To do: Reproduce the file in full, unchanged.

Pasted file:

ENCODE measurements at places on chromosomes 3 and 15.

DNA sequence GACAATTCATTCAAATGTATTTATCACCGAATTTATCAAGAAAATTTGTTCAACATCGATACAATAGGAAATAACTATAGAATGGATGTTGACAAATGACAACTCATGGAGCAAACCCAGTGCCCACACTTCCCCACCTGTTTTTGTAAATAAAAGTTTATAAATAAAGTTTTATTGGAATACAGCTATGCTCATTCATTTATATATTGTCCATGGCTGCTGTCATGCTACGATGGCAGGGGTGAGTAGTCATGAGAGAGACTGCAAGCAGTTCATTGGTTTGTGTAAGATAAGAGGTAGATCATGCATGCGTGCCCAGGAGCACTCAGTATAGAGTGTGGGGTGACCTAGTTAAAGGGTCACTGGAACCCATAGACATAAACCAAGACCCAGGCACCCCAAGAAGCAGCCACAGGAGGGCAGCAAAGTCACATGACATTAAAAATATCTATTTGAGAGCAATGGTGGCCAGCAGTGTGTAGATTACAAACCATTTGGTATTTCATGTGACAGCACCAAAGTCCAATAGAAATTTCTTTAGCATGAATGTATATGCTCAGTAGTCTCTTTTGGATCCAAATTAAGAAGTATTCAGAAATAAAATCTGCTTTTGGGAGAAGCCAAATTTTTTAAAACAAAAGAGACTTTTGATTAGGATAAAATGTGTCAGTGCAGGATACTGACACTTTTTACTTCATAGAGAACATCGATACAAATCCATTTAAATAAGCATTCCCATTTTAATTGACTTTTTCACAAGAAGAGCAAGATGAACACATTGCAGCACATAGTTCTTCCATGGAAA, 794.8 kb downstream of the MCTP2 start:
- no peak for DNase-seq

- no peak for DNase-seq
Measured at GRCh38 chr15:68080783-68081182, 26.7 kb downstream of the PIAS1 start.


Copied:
ENCODE measurements at places on chromosomes 3 and 15.

DNA sequence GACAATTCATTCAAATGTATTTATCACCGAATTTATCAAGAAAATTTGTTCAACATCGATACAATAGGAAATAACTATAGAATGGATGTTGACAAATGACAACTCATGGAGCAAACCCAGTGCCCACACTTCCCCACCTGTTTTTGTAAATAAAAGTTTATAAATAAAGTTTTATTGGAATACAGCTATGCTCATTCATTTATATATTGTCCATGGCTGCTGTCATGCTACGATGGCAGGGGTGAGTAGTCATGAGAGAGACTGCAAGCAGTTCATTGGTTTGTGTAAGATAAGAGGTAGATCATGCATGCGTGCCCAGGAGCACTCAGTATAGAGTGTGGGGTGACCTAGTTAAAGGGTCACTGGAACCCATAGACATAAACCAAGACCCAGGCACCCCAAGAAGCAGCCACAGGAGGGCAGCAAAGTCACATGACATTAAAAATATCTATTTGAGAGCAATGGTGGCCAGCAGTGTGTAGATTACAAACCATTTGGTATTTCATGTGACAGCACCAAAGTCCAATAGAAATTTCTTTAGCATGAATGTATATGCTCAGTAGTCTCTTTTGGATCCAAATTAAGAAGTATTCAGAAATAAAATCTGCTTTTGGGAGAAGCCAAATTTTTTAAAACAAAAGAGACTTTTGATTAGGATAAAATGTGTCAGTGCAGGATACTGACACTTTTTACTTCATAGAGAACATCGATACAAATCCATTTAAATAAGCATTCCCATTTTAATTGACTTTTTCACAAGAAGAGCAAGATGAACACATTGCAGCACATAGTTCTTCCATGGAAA, 794.8 kb downstream of the MCTP2 start:
- no peak for DNase-seq

- no peak for DNase-seq
Measured at GRCh38 chr15:68080783-68081182, 26.7 kb downstream of the PIAS1 start.